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Drug Alcohol Depend. 2018 Apr 1;185:189-191. doi: 10.1016/j.drugalcdep.2017.12.014. Epub 2018 Feb 9.

Risk of fentanyl-involved overdose among those with past year incarceration: Findings from a recent outbreak in 2014 and 2015.

Author information

1
Department of Social Medicine, University of North Carolina, 333 S. Columbia St., Chapel Hill, NC 27516, USA; Center for Health Equity Research, University of North Carolina at Chapel Hill, 335 S. Columbia St., Chapel Hill, NC 27516, USA. Electronic address: Lauren_Brinkley@med.unc.edu.
2
Center for Prisoner Health and Human Rights, The Miriam Hospital, 8 Third St., 2nd floor, Providence, RI 02906, USA; Department of Health Services, Policy and Practice, Brown University School of Public Health, 121 South Main St., Providence, RI 02903, USA.
3
Department of Epidemiology, Brown University School of Public Health, 121 South Main St., Providence, RI 02903, USA.
4
Center for Health Equity Research, University of North Carolina at Chapel Hill, 335 S. Columbia St., Chapel Hill, NC 27516, USA.
5
Department of Epidemiology, University of North Carolina, 135 Dauer Dr., Chapel Hill, NC 27599, USA.
6
Center for Prisoner Health and Human Rights, The Miriam Hospital, 8 Third St., 2nd floor, Providence, RI 02906, USA; Department of Epidemiology, Brown University School of Public Health, 121 South Main St., Providence, RI 02903, USA.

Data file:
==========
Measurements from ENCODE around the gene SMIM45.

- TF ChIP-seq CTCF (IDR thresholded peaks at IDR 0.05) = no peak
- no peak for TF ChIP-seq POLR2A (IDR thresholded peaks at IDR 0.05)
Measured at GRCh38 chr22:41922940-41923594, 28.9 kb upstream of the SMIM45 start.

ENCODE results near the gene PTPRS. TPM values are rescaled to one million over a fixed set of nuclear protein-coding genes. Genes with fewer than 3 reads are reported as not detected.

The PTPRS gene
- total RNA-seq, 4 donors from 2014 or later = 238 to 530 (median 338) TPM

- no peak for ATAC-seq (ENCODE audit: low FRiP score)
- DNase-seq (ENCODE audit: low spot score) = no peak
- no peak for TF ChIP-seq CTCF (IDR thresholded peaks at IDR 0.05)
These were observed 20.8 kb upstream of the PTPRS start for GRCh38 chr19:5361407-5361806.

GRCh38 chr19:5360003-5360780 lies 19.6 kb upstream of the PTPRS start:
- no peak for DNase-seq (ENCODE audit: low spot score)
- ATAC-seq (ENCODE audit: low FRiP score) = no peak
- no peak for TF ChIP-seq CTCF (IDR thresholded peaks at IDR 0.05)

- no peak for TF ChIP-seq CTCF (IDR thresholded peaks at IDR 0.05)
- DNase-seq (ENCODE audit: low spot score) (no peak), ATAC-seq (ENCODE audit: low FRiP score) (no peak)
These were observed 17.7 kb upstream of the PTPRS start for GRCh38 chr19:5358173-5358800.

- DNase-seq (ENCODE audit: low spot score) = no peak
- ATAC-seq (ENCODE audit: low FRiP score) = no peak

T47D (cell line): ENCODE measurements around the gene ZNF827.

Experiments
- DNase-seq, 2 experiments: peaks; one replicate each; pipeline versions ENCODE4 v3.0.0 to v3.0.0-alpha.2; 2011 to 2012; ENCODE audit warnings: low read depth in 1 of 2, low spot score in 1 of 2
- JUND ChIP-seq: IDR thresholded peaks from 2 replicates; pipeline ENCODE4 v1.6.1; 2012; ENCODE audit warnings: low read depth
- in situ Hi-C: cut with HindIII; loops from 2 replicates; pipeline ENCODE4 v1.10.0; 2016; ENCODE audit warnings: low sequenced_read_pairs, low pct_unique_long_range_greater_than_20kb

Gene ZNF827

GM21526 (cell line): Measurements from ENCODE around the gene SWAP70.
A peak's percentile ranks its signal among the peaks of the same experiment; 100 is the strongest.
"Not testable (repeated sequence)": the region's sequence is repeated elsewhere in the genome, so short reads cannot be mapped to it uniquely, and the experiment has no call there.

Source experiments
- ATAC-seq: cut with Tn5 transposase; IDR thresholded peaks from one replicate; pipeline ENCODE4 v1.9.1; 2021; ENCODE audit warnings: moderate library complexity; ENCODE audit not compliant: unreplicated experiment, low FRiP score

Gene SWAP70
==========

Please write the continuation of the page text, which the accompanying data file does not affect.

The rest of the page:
7
Department of Emergency Medicine, Boston University, 1 Boston Medical Center Pl., Boston, MA 02118, USA; Injury Prevention Research Center, Boston University, 1 Boston Medical Center Pl., Boston, MA 02118, USA.

Abstract

Overdose is the leading cause of unintentional injury-related death. Rhode Island (RI) has the highest rate of illicit drug use nationally and the 5th highest overdose mortality rate. RI has experienced an outbreak of fentanyl-related overdoses. In incarcerated populations, risk of overdose is greatly elevated. However, little is known about fentanyl-related overdose post-release. In the current analyses, we identify changes in fentanyl-related fatal overdose among those who died in 2014 and 2015 who were incarcerated in the year before death. We linked data from the RI Office of the Medical Examiner with records from the RI Department of Corrections. We calculated risk ratios and 95% confidence intervals using log-binomial regression to compare risk of fentanyl-involved overdose death. We also compared median time to death since release, median sentence length, and median number of incarcerations in 2014 and 2015. Results indicate that the risk of dying of a fentanyl-related overdose increased (RR: 1.99 (95% CI: 1.11-3.57, p = 0.014)) from 2014 to 2015 among those with past year incarceration. This study is one of the first to describe fentanyl-related fatal overdose among those with past year incarceration. In 2015 the median sentence was longer among those with a fentanyl-related overdose death and the median time from release to death among all who had past year incarceration extended past 90 days. Access to medications for addiction treatment, overdose education, and naloxone should be available during community re-entry and extended beyond the early post-release period.

KEYWORDS:

Fentanyl; Incarceration; Overdose

[Indexed for MEDLINE]

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